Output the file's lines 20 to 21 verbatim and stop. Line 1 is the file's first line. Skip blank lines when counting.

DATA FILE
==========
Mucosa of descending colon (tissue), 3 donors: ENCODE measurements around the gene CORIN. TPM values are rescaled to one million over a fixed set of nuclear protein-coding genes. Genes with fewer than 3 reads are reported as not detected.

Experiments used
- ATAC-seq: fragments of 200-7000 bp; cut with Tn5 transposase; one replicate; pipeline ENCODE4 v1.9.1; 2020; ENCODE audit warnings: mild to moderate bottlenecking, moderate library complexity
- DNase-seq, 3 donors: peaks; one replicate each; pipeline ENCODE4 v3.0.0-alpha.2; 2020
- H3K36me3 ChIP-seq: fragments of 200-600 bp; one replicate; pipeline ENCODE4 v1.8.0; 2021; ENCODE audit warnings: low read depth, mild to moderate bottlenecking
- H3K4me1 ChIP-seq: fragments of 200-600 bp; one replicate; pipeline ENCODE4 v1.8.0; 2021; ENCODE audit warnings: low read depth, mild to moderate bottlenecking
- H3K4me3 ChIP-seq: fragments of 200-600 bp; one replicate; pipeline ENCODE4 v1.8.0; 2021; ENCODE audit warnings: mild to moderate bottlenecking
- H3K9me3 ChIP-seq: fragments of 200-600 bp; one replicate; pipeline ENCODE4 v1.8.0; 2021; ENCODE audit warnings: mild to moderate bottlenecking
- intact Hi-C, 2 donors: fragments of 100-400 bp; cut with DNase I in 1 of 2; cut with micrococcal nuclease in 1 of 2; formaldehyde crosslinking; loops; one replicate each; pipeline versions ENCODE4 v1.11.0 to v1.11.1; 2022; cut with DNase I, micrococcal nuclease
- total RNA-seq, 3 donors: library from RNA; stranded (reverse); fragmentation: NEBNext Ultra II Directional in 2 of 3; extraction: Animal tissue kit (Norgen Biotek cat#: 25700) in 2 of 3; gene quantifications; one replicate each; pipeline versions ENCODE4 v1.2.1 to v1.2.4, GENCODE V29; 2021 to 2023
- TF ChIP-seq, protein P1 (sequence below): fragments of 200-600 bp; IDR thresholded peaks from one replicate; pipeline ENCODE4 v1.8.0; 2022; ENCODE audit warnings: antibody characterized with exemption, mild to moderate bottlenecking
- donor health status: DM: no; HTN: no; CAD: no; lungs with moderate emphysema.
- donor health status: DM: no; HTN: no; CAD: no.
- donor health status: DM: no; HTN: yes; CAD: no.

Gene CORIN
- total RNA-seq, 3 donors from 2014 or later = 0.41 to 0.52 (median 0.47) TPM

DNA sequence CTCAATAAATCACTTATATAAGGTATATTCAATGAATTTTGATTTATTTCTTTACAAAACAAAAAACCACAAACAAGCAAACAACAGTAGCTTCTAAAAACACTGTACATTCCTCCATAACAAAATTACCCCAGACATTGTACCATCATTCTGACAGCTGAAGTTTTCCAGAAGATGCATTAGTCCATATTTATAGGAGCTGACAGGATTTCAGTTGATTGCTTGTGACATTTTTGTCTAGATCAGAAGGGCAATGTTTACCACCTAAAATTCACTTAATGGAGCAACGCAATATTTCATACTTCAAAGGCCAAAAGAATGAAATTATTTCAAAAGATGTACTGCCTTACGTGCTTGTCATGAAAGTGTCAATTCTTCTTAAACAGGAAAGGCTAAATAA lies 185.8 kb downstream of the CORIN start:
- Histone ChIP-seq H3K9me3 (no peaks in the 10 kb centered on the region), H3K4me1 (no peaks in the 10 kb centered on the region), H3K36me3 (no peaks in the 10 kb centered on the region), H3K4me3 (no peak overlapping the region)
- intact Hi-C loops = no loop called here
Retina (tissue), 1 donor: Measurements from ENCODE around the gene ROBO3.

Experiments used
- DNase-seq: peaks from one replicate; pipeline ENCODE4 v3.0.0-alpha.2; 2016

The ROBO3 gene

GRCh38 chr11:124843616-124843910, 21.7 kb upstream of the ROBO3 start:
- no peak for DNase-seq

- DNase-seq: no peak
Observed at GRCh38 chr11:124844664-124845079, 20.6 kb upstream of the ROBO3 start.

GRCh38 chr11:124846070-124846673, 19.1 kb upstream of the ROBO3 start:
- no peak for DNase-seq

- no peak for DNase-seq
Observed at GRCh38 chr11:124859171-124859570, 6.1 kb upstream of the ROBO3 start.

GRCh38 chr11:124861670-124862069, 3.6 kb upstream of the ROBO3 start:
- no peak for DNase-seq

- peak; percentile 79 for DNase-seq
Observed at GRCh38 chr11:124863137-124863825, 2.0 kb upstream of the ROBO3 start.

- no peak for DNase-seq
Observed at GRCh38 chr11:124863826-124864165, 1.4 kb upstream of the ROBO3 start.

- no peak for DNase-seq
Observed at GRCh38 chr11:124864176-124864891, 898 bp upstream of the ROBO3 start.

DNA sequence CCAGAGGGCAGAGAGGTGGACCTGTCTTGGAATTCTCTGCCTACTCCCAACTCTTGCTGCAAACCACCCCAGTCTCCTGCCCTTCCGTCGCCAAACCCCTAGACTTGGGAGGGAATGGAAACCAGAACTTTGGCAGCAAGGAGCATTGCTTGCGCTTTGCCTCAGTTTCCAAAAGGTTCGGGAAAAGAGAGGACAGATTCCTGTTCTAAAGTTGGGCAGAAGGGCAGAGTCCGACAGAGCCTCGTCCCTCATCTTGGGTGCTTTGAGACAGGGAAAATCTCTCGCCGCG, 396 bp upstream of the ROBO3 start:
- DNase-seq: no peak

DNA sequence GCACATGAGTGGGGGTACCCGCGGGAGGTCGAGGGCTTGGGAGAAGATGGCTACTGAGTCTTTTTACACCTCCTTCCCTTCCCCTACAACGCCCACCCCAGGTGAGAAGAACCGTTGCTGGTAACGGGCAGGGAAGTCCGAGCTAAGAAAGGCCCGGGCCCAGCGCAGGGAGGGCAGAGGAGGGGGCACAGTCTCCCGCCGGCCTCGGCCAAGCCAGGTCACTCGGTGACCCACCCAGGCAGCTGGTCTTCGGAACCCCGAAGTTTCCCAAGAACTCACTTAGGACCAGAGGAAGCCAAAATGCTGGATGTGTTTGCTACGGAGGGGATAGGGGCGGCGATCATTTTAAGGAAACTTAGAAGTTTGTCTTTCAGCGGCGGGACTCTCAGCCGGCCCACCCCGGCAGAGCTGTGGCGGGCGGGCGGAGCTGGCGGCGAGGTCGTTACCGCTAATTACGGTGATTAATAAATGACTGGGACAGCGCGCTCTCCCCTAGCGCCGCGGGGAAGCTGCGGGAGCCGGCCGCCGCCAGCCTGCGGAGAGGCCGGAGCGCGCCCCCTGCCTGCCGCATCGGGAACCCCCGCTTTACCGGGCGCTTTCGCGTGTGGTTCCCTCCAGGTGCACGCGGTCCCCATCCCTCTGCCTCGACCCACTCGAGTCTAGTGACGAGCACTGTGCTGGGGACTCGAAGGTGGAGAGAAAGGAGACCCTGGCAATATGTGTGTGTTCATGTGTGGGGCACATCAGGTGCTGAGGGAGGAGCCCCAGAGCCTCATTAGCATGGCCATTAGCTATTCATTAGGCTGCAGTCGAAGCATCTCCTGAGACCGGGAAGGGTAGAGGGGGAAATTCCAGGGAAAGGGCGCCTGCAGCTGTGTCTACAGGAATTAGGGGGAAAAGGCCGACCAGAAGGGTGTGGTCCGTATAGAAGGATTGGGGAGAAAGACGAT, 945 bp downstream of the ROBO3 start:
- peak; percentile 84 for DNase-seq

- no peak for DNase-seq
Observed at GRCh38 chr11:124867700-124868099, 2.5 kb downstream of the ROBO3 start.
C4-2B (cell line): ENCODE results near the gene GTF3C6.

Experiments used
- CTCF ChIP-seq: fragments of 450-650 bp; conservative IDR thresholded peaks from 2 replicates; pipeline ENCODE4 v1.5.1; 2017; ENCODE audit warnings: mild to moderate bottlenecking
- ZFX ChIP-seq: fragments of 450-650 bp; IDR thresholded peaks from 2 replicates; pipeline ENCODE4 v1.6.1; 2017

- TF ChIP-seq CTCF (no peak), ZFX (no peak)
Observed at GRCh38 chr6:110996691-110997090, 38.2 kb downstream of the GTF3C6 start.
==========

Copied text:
Retina (tissue), 1 donor: Measurements from ENCODE around the gene ROBO3.

Experiments used